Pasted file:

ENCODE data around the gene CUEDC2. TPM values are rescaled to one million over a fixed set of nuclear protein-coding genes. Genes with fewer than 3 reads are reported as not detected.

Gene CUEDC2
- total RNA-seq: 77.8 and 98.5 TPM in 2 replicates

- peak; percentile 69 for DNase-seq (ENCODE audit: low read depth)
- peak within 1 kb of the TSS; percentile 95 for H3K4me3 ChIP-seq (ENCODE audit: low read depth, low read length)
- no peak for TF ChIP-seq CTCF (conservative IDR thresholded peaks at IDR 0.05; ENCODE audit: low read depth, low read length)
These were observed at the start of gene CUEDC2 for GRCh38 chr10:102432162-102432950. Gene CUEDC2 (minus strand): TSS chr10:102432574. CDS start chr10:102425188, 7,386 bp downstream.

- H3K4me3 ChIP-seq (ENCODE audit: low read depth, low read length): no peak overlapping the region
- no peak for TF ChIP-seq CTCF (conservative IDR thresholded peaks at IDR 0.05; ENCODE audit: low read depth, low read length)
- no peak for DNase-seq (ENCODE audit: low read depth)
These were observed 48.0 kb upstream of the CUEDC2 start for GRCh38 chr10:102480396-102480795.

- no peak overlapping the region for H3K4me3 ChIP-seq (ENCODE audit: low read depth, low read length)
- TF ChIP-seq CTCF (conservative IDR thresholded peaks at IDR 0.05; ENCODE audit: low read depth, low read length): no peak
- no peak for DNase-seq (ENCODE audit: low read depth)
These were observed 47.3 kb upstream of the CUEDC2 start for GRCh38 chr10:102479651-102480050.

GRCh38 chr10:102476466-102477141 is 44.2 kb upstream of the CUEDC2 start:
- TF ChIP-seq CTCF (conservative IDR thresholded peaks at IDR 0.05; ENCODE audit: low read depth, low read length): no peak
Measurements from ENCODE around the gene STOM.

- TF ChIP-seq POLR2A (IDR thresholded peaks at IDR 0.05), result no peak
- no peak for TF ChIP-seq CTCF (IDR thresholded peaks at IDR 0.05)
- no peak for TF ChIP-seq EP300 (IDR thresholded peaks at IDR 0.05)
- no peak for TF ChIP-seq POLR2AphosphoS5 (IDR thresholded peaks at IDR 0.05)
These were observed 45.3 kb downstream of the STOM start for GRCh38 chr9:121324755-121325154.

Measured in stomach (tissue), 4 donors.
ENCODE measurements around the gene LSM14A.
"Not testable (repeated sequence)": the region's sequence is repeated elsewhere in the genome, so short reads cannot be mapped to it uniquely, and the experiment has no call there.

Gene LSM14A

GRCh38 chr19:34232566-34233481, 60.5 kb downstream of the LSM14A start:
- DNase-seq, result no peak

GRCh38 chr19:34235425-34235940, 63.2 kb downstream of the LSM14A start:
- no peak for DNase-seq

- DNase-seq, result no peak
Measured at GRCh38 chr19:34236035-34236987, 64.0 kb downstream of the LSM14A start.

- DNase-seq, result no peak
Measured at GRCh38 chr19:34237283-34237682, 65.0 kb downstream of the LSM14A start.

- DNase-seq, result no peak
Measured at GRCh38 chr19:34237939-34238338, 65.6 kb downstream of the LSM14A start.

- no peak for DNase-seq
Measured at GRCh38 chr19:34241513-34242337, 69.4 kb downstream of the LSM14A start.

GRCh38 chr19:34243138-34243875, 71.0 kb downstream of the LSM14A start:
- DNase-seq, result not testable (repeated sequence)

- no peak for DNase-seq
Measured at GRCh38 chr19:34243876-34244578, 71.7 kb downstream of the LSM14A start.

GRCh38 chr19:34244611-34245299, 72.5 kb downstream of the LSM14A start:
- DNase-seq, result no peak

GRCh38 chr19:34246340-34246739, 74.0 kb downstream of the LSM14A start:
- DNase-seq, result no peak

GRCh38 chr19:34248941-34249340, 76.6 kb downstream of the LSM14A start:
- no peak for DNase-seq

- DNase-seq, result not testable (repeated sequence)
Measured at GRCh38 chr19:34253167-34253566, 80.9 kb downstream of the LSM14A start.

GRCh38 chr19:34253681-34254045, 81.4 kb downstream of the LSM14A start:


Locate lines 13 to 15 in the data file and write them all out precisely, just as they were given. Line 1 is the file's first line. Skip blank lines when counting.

- TF ChIP-seq CTCF (conservative IDR thresholded peaks at IDR 0.05; ENCODE audit: low read depth, low read length): no peak
- no peak for DNase-seq (ENCODE audit: low read depth)
These were observed 47.3 kb upstream of the CUEDC2 start for GRCh38 chr10:102479651-102480050.